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03/09/2015

DSSS: Professor S. Julio Friedmann

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Dr. Julio Friedmann is the Deputy Assistant Secretary for Clean Coal, Office of Fossil Energy at the Department of Energy. In this capacity, he is responsible for the DOE’s R&D program in advanced fossil energy systems, large demonstration projects, carbon capture, utilization, and storage (CCUS), and clean coal deployment.

In his prior appointment as Chief Energy Technologist for Lawrence Livermore National Laboratory, Dr. Friedmann’s research portfolio included smart grid and energy systems analysis, conventional and unconventional hydrocarbons, CO2 capture, utilization, and sequestration, nuclear fuel cycle, geothermal power, and renewable power prediction and integration. This included research, development and technology assessment in shale gas, hydrofracturing, CO2-enhanced oil recovery, and underground coal gasification.

Dr. Friedmann is one of the most widely known and authoritative experts in the U.S. on carbon capture and sequestration. In this role, he has testified before the US House, Senate, and several state legislatures, published in Foreign Affairs, Financial Times, and the New York Times. In addition to close partnerships with many private companies and NGOs, Julio has worked closely with the U.S. State Department, the U.S. Environmental Protection Agency, and the U.S. Energy Association. He is a principle co-author on the MIT “Future of Coal Energy” Report, the National Petroleum Council report “Facing Hard Truths”, and the World Resources Institute “CCS Guidelines” report. Dr. Friedmann has led technical work on large CCS projects in Europe, Africa, North America, and China. He was the program leader for the California Energy Systems for the 21st Century (CES-21) and was co-director for the US-China Clean Energy Research Center on Clean Coal and CCS. He has served on the technical advisory boards for Summit Power and GreatPoint Energy, and served on the National Coal Council (an advisory team for the Secretary of Energy).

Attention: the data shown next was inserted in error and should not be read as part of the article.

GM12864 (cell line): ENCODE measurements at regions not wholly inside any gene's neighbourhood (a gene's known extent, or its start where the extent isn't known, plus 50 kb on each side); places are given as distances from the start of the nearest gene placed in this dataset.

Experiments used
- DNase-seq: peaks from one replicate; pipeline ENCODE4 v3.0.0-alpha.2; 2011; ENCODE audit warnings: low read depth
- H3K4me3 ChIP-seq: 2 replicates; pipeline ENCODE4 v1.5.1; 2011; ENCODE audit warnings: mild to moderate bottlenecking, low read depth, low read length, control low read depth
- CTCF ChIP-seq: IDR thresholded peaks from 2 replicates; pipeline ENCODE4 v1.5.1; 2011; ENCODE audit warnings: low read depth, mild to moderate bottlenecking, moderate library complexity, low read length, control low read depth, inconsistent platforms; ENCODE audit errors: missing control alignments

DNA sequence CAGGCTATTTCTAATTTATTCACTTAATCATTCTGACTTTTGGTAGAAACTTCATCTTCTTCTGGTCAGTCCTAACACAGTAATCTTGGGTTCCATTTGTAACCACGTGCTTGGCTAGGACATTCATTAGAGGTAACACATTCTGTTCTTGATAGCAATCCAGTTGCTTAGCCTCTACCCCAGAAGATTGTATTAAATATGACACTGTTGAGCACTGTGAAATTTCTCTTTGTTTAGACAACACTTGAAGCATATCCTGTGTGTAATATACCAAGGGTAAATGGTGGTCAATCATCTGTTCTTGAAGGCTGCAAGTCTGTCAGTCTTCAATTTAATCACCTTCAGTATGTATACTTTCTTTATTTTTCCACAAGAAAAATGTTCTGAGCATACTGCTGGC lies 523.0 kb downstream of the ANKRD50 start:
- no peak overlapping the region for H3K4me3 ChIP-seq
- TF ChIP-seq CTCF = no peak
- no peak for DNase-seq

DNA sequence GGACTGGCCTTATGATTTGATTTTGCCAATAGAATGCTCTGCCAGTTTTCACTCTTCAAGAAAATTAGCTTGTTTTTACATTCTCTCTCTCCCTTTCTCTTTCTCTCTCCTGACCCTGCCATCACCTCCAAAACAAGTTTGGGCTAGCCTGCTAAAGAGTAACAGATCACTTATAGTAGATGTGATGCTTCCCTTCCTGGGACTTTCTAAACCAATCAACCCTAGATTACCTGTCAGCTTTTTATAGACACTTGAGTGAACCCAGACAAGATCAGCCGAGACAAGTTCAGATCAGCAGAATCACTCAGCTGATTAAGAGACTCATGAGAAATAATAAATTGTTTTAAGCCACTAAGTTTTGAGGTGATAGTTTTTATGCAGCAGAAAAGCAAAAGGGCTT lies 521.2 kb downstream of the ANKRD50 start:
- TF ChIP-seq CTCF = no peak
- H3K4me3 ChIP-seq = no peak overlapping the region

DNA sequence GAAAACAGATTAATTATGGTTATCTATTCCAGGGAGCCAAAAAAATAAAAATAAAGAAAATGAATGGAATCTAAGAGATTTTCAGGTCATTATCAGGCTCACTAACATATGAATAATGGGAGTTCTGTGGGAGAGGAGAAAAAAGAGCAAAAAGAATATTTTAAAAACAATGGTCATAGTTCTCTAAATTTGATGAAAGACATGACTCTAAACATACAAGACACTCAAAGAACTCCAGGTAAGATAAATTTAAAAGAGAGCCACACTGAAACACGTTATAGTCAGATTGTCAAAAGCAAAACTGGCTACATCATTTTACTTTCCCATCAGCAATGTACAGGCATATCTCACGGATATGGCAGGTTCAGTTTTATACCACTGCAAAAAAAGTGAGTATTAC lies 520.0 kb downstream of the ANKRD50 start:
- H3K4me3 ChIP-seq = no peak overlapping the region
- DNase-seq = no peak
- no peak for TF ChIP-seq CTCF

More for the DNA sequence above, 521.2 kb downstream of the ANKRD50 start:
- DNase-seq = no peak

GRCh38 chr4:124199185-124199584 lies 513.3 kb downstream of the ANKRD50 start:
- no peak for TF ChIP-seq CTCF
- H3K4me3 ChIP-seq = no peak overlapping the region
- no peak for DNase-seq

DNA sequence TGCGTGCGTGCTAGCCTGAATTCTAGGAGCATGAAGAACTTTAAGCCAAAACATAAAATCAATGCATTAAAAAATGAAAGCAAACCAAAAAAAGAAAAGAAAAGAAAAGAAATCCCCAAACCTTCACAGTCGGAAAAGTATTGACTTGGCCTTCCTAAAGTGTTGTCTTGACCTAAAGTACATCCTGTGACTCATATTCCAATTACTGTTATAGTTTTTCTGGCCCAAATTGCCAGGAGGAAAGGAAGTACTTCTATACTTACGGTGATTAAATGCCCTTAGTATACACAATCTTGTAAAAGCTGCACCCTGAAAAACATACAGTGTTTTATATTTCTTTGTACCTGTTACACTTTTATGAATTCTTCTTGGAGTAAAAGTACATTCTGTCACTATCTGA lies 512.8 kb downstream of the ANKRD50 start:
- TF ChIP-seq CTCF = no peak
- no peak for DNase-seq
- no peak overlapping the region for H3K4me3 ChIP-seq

Dr. Friedmann received his B.S and M.S. degrees from M.I.T., followed by a Ph.D., at the University of Southern California. After graduation, he worked for five years as a senior research scientist in Houston, first at Exxon and later ExxonMobil. He next worked as a research scientist at the Univ. of Maryland, collaborating with the Joint Global Change Research Institute (JGCRI) at the Univ. of Maryland and the Colorado Energy Research Institute at Colorado School of Mines. A native of Rhode Island, he has worked in Calif., Wash., Utah, Wyo., Colo., China, Japan, India, Indonesia, Spain, Ireland, the North Sea, Nigeria, Angola, Venezuela, Azerbaijan, and Australia.

Abstract

Fossil fuels have re-emerged as a critical component of the US and global energy economy, including advanced in unconventional oil and gas production,  increased coal use world-wide, and geopolitical events. Similarly, increased fossil fuel abundance and use has increased carbon pollution and highlighted the need for global action to manage the challenges presented by climate change. In this changing landscape, advanced technology options present opportunities to dramatically reduce the environmental challenges from fossil-fuel use, as well as provide pathways to an energy-rich, low-carbon future. Dr. Friedmann will discuss current and emerging technologies to help manage the risks posed by fossil fuel use.